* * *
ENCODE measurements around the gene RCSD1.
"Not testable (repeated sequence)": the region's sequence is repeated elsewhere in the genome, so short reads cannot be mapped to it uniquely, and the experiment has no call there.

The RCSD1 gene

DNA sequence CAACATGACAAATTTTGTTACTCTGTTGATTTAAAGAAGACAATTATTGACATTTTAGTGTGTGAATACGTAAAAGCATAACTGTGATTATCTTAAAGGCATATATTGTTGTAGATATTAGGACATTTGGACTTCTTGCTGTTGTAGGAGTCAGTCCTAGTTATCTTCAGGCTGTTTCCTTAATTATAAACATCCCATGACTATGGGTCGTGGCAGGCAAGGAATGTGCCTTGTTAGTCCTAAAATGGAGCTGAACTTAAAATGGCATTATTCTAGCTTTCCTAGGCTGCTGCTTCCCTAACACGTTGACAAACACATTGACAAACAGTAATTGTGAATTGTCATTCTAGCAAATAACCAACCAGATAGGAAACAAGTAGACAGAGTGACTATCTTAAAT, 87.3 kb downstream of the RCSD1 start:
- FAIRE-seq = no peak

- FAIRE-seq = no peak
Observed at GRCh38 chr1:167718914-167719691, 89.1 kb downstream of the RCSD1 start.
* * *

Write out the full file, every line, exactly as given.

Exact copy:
ENCODE measurements around the gene RCSD1.
"Not testable (repeated sequence)": the region's sequence is repeated elsewhere in the genome, so short reads cannot be mapped to it uniquely, and the experiment has no call there.

The RCSD1 gene

DNA sequence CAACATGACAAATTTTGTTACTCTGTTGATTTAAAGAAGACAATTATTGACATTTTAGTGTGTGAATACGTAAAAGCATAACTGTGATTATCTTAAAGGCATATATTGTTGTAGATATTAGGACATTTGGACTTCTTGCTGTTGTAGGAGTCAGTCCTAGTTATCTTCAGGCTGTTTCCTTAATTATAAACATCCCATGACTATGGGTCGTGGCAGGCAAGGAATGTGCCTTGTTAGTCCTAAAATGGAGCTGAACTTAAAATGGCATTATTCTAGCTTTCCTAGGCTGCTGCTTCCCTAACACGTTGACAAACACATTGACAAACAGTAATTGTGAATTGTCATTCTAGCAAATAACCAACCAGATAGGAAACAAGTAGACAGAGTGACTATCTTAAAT, 87.3 kb downstream of the RCSD1 start:
- FAIRE-seq = no peak

- FAIRE-seq = no peak
Observed at GRCh38 chr1:167718914-167719691, 89.1 kb downstream of the RCSD1 start.